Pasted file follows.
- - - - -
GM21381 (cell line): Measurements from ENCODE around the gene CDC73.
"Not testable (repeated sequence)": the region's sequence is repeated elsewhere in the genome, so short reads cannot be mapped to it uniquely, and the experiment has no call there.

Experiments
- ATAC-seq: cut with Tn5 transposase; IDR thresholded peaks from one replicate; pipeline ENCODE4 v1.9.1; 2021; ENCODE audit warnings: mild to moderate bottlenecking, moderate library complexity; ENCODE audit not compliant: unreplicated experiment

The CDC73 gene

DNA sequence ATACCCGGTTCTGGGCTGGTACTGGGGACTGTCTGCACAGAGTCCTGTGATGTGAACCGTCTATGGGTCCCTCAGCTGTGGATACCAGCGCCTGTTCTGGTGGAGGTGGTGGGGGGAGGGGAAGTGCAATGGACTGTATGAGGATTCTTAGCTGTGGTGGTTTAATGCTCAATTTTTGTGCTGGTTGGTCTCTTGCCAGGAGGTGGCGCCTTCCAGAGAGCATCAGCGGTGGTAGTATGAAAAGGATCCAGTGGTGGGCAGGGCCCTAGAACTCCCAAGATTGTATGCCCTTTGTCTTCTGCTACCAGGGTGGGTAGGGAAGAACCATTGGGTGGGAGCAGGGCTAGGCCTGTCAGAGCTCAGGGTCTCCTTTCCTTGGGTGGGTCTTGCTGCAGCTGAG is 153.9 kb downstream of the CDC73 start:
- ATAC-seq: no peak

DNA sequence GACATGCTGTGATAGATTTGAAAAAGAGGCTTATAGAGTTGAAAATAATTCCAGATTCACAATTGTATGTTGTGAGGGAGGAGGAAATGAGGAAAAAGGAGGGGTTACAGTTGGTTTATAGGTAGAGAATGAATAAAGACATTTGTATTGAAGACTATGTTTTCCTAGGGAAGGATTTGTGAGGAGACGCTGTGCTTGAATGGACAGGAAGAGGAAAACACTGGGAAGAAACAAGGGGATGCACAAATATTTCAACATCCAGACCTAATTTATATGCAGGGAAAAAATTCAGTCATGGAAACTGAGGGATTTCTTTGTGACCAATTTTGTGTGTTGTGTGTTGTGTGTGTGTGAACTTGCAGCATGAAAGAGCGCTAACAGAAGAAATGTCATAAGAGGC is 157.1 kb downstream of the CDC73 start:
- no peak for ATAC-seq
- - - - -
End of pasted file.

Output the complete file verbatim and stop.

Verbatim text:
GM21381 (cell line): Measurements from ENCODE around the gene CDC73.
"Not testable (repeated sequence)": the region's sequence is repeated elsewhere in the genome, so short reads cannot be mapped to it uniquely, and the experiment has no call there.

Experiments
- ATAC-seq: cut with Tn5 transposase; IDR thresholded peaks from one replicate; pipeline ENCODE4 v1.9.1; 2021; ENCODE audit warnings: mild to moderate bottlenecking, moderate library complexity; ENCODE audit not compliant: unreplicated experiment

The CDC73 gene

DNA sequence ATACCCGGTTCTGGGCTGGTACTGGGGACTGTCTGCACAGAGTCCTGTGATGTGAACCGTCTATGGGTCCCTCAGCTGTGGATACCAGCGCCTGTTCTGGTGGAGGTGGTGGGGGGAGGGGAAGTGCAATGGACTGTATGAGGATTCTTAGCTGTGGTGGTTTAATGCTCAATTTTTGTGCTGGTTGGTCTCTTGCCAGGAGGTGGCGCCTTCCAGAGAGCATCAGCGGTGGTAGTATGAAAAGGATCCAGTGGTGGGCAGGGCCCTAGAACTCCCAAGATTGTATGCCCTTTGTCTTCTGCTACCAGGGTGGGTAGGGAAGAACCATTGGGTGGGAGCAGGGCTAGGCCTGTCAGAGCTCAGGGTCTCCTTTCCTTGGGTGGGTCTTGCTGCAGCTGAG is 153.9 kb downstream of the CDC73 start:
- ATAC-seq: no peak

DNA sequence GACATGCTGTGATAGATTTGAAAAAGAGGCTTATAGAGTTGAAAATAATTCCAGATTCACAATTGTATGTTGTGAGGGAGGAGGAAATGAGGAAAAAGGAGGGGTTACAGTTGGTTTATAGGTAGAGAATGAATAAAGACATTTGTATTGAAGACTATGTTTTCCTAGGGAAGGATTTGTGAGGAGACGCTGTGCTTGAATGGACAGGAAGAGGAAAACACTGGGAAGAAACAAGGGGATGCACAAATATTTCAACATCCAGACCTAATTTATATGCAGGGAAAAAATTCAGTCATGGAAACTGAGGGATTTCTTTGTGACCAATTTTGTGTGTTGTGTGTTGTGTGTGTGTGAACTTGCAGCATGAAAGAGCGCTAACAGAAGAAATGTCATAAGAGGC is 157.1 kb downstream of the CDC73 start:
- no peak for ATAC-seq